If not satisfied the Court will dismiss the application. If the application is not dismissed, the Court may give directions as to evidence provided by the company and may adjourn to enable evidence to be obtained.
On hearing the application, the Court may give permission to continue the claim or refuse and dismiss or adjourn proceedings and give orders as it considers appropriate.
– Every company must have a director
– Private company- 1 minimum; Public company- 2 minimum
– At least one of the directors has to be a natural person
Who is the superior decision making organ between directors and members?
* Directors execute decisions of members
* Directors are appointed by members
* Directors agents of shareholders?
Because a company is a legal separate entity, the members cannot make themselves the highest decision making organ.
– Co Act 2015- decision making organs are separate and none are superior to the other; each have unique and certain responsibilities; different decisions are made by different organs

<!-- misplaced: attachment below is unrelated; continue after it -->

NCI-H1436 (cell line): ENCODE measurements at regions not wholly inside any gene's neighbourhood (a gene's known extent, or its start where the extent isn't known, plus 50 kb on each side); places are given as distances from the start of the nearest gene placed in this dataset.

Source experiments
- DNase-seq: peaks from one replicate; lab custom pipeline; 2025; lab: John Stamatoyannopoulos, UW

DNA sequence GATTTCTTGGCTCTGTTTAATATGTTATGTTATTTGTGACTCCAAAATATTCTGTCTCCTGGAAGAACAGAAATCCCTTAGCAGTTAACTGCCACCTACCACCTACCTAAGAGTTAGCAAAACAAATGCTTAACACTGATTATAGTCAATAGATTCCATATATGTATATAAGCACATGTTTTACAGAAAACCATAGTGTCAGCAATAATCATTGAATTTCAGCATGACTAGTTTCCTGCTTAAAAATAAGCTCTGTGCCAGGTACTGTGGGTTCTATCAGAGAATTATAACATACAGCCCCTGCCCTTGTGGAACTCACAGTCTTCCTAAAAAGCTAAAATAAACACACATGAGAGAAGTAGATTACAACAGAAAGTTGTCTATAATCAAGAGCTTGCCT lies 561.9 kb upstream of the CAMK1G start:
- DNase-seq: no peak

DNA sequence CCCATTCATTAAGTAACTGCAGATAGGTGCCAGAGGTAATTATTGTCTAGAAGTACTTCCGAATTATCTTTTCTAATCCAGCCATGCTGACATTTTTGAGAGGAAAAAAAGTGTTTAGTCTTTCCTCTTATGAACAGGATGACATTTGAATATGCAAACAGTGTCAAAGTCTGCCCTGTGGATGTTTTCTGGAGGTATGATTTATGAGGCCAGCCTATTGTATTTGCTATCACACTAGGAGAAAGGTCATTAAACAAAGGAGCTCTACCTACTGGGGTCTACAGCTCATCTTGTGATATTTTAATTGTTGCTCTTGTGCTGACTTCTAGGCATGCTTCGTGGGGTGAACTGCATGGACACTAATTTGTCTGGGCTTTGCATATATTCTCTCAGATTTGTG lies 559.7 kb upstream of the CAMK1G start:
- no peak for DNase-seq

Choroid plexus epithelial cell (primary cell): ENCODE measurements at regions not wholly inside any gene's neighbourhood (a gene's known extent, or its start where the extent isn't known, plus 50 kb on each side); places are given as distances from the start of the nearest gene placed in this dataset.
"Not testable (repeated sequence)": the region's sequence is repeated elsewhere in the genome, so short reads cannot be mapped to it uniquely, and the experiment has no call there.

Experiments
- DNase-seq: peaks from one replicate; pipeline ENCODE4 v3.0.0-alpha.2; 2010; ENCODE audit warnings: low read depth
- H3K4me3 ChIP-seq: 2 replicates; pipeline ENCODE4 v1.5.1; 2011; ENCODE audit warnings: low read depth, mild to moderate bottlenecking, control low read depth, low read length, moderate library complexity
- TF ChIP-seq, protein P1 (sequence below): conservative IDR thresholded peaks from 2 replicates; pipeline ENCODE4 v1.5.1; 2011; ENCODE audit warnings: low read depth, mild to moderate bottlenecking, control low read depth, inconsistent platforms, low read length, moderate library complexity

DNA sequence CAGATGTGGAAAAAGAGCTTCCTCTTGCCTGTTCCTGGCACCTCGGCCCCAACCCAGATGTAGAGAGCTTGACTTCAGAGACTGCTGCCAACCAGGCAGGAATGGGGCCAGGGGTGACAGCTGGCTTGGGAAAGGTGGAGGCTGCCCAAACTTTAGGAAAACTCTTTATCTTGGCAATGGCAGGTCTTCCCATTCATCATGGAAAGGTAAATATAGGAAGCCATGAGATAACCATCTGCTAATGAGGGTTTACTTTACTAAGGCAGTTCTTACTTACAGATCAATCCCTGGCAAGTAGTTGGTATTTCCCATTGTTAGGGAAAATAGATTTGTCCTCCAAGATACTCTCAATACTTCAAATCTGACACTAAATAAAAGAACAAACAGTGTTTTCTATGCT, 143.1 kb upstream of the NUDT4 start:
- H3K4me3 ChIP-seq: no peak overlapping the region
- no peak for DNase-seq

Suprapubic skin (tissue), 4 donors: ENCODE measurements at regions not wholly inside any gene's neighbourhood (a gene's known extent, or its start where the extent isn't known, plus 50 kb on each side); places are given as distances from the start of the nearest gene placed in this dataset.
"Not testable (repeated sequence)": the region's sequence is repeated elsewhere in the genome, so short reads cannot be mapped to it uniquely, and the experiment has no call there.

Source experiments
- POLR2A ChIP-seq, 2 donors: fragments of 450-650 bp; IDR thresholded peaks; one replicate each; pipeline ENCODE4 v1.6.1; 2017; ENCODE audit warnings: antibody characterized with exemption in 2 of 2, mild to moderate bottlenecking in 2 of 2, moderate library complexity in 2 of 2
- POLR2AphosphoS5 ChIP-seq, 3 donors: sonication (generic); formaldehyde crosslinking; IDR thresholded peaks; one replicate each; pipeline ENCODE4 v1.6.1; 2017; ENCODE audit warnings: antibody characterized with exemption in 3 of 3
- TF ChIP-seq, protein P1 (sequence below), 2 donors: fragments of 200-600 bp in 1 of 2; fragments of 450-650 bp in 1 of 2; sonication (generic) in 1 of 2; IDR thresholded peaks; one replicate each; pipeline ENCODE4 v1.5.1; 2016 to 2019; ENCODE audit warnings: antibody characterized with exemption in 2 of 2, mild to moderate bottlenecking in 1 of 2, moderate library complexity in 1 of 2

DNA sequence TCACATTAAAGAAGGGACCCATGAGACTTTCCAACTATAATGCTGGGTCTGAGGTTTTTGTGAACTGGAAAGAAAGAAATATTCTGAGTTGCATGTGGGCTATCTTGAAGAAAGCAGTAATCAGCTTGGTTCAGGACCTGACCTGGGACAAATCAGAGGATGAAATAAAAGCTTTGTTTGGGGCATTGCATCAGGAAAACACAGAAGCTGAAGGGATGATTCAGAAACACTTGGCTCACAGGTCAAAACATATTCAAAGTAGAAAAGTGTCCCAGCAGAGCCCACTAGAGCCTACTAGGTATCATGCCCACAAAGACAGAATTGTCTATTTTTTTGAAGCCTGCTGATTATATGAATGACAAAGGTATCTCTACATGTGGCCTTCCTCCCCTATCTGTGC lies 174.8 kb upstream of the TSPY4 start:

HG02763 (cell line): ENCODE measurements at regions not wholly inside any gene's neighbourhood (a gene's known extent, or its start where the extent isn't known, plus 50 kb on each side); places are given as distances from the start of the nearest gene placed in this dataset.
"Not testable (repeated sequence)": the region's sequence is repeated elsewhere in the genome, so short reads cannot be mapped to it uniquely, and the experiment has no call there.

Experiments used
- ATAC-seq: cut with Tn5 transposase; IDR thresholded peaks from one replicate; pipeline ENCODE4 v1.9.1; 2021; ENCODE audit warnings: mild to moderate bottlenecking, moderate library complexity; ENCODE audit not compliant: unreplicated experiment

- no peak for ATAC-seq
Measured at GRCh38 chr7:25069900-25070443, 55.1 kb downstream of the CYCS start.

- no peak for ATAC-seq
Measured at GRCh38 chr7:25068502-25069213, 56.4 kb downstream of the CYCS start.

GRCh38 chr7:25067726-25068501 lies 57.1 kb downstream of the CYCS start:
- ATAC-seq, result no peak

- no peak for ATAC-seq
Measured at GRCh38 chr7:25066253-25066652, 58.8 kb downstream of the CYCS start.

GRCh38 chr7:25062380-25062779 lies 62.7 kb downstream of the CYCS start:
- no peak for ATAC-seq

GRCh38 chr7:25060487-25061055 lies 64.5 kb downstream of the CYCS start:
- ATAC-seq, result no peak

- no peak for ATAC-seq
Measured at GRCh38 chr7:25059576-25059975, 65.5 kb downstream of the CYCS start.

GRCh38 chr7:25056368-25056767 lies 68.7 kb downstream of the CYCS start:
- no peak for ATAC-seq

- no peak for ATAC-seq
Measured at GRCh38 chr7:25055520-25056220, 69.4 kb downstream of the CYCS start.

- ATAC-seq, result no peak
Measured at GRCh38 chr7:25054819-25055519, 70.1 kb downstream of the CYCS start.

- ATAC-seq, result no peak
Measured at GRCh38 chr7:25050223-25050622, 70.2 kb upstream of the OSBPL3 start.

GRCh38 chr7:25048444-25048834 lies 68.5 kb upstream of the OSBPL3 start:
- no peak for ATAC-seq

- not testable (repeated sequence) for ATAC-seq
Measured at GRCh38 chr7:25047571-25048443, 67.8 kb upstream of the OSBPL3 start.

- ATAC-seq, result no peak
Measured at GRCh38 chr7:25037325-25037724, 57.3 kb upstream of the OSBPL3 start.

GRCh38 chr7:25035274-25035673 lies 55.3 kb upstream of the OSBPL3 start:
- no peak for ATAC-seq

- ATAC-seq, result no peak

– Companies are allowed to modify the exercise of decision making powers in their constitutions e.g. sale of assets above a certain amount will need consent of shareholders
Decisions that can only be taken by members and decisions that can only be taken by directors
i) Authorizing shares for allotment
i) Execution of employment contracts
ii) Allotting or transferring shares
Transactions with directors that require approval of members- Section 155
– credit transactions e.g. supplying goods under hire purchase agreement, a conditional sale agreement; leasing or hiring goods for periodical payment; selling land; leasing land etc.